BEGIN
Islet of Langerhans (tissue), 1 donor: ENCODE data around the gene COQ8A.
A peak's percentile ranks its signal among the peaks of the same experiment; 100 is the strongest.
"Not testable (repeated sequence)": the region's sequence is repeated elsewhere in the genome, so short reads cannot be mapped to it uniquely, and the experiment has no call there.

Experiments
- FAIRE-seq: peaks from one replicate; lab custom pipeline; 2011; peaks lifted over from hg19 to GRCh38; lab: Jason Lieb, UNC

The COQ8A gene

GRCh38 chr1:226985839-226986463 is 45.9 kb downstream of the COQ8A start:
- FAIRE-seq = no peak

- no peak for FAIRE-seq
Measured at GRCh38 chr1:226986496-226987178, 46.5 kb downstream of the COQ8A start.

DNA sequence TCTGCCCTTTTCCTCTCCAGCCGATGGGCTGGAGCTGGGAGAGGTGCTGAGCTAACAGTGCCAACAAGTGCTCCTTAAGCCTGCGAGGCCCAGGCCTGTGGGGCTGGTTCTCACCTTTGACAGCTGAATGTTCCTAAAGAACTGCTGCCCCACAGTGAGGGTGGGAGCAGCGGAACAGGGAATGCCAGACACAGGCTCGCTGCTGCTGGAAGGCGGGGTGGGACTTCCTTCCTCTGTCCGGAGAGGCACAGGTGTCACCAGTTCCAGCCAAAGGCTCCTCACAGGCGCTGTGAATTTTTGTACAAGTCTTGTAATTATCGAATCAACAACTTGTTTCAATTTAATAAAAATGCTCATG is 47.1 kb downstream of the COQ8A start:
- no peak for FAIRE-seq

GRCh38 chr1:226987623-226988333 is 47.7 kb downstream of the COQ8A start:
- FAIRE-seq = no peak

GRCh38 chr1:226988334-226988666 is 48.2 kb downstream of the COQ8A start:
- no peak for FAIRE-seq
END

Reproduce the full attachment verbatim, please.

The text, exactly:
Islet of Langerhans (tissue), 1 donor: ENCODE data around the gene COQ8A.
A peak's percentile ranks its signal among the peaks of the same experiment; 100 is the strongest.
"Not testable (repeated sequence)": the region's sequence is repeated elsewhere in the genome, so short reads cannot be mapped to it uniquely, and the experiment has no call there.

Experiments
- FAIRE-seq: peaks from one replicate; lab custom pipeline; 2011; peaks lifted over from hg19 to GRCh38; lab: Jason Lieb, UNC

The COQ8A gene

GRCh38 chr1:226985839-226986463 is 45.9 kb downstream of the COQ8A start:
- FAIRE-seq = no peak

- no peak for FAIRE-seq
Measured at GRCh38 chr1:226986496-226987178, 46.5 kb downstream of the COQ8A start.

DNA sequence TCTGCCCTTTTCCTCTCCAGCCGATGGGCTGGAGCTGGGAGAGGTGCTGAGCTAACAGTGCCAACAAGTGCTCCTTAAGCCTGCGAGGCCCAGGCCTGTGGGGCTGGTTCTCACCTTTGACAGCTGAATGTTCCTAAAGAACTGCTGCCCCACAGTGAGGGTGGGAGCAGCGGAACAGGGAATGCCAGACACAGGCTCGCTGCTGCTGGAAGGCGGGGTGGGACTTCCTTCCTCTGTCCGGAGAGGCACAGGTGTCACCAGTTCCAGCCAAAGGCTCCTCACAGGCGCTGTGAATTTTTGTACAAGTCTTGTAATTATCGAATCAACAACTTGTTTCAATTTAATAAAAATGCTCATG is 47.1 kb downstream of the COQ8A start:
- no peak for FAIRE-seq

GRCh38 chr1:226987623-226988333 is 47.7 kb downstream of the COQ8A start:
- FAIRE-seq = no peak

GRCh38 chr1:226988334-226988666 is 48.2 kb downstream of the COQ8A start:
- no peak for FAIRE-seq